Yes, I think it owuld be quite nice to have that built right into the tv. Now if it only kicked on for commercials, then no.. that would be stupid. but thats not whats really going on.

david b says:

let's adopt a standard

just like in the world of film, where there is a nominal level that everyone adheres to, we should apply this to TV. and CDs. i’m frustrated with CDs that fatigue the ear when listening for long periods. bob katz has a good system (the k-system!) for music, but no one can put out a CD that adheres to the system because it wouldn’t be as loud as everything else out there, and everyone wants a “competitively loud” CD. likewise, people want their commercials competitively loud. it’s just short sighted. a record mastered with the k-system sounds better, you just have to turn up the volume a bit because the signal isn’t clipping all the time, unlike most CDs released in the last 20 years.

Jeff says:

Out Of Touch

“Commercials, typically, aren’t much louder than the actual program”

It’s dribble like this that seriously undermines Techdirt’s credibility. I still subscribe because occasionally there’s some good nugget of true news, but the signal-to-noise ratio I’m noticing is falling increasingly higher on the NOISE side.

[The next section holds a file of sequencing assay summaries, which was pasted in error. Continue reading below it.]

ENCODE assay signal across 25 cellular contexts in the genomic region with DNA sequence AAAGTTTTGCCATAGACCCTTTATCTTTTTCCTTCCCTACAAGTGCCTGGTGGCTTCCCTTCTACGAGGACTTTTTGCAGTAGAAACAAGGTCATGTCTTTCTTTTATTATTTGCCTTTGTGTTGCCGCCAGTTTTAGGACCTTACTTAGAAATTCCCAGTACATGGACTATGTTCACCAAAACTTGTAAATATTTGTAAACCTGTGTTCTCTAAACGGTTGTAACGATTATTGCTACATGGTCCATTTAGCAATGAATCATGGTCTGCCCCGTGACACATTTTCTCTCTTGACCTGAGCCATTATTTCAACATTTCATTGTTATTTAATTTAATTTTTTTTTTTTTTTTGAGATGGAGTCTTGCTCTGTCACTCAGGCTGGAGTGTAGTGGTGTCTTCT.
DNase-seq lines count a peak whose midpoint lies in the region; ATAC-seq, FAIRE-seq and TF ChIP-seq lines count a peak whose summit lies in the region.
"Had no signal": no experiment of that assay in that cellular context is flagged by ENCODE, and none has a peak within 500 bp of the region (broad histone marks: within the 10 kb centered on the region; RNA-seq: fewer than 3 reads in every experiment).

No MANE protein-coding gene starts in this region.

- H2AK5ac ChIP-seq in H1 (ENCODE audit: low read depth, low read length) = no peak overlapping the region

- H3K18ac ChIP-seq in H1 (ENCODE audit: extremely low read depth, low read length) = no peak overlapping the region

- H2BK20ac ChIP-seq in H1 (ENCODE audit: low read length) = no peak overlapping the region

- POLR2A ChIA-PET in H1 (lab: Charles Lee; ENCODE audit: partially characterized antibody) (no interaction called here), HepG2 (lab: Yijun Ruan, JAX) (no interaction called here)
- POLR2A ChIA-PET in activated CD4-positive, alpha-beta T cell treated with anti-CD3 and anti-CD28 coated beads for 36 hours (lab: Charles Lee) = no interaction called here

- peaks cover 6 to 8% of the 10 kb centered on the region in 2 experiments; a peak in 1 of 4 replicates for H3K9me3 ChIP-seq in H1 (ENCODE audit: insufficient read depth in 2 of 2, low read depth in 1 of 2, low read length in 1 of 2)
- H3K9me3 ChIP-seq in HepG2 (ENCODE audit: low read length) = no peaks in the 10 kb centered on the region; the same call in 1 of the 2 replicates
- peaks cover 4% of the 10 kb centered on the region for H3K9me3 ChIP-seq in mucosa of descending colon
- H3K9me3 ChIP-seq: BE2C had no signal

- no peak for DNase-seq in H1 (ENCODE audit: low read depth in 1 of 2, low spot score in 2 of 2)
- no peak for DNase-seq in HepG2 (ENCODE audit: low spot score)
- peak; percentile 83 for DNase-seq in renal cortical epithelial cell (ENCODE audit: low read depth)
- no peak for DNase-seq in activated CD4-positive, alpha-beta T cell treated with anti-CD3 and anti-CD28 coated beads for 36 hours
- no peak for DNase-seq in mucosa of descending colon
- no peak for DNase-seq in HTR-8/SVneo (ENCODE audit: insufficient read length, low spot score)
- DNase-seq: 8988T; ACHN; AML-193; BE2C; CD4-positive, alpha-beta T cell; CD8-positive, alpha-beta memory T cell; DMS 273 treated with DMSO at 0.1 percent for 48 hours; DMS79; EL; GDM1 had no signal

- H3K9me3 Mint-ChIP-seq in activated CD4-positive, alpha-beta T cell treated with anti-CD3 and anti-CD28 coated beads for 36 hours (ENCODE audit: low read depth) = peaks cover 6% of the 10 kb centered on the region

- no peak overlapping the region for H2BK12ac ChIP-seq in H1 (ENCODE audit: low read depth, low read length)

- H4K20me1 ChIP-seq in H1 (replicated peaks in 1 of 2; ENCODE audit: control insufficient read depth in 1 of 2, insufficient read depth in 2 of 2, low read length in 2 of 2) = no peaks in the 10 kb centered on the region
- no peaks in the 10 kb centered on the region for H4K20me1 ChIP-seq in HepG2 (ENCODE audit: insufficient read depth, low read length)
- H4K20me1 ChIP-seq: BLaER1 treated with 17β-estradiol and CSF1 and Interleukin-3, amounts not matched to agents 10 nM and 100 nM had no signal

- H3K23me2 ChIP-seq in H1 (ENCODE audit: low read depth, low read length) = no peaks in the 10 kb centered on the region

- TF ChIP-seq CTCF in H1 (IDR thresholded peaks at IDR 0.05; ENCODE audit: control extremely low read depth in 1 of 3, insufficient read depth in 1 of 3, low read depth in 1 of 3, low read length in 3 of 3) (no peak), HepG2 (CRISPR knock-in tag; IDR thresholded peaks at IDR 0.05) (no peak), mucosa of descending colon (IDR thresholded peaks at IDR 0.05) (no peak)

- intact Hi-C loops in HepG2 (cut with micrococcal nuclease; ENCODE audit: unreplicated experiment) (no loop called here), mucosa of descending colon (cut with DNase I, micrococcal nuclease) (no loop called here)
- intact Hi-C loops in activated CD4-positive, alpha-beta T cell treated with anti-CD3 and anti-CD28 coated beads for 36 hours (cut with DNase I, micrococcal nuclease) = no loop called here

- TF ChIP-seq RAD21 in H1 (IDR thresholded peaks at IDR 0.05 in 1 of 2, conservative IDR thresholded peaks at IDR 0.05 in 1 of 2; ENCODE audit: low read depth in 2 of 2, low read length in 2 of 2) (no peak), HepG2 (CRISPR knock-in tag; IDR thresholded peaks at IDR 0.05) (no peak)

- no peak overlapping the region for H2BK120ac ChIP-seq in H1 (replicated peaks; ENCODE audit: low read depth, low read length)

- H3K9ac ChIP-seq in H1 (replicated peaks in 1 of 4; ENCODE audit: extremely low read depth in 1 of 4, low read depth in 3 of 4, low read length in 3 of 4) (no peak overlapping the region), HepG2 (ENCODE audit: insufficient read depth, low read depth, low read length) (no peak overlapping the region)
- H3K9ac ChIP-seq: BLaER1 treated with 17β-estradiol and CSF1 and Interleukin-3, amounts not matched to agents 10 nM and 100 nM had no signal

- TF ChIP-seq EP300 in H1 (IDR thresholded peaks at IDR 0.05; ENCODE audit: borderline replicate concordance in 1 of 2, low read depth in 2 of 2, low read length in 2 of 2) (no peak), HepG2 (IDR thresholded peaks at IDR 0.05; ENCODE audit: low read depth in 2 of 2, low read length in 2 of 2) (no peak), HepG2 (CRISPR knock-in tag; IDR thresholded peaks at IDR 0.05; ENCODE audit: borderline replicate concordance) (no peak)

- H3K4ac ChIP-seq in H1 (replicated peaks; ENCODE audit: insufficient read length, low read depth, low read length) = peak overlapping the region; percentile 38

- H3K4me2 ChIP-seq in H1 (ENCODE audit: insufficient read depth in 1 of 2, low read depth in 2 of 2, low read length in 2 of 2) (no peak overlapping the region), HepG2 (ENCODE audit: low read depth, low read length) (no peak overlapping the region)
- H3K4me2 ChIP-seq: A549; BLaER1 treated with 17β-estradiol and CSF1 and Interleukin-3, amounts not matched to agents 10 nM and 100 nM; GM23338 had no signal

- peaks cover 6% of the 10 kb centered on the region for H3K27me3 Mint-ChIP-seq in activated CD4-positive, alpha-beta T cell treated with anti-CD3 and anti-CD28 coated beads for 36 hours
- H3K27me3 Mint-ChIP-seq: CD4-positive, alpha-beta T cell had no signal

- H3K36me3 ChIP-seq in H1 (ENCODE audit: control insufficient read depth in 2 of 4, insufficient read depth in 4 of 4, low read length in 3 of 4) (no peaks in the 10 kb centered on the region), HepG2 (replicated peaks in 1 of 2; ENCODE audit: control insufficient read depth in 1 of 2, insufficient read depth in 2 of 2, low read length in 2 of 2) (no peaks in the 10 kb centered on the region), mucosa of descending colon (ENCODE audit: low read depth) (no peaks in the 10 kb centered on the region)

By the way, in case it really matters to anyone at Techdirt, I’d be happy to see Techdirt fall back to one WEEKLY email of REAL ISSUES rather than to see it go downhill as Techdirt tries to backfill a slow news day with junk like this.

misanthropic humanist says:

Re: Out Of Touch

Cmon Jeff, be a sport – this is actually an interesting story with some good technical and anecdotal input so far.

Optimal audio volume is a complex issue. As I pointed out, one can’t even define loudness in common sense physics terms.

The previous post to this correctly explains dynamic range. Try watching a film like “Saving Private Ryan” on maximum compression, say -6dB threshold with a 20:1 ratio, or with a spectral maximiser. The artistic nuance of the film is completely lost – the really quiet bits lose their suspense and emotion and the really loud bits that should be shocking are emasculated.

So, whacking a great big compresser/limiter on there spoils the show. The advertiser on the other hand just wants to blast his product into your ears as loud as possible.

Two entirely incompatible agendas.

So the Dolby adaptive normaliser is actually a nice bit of progress, it adapts to the dynamics of the audio as a bigger picture (look ahead and look back with a sophisticated averaging window that weights the audio density, frequency, peak amplitude and RMS amplitude).

misanthropic humanist says:

loudness vs amplitude

If the pitch is increased for the same RMS amplitude then the loudness increases, this is the Fletcher Munsen effect, a facet of perceptual psychology.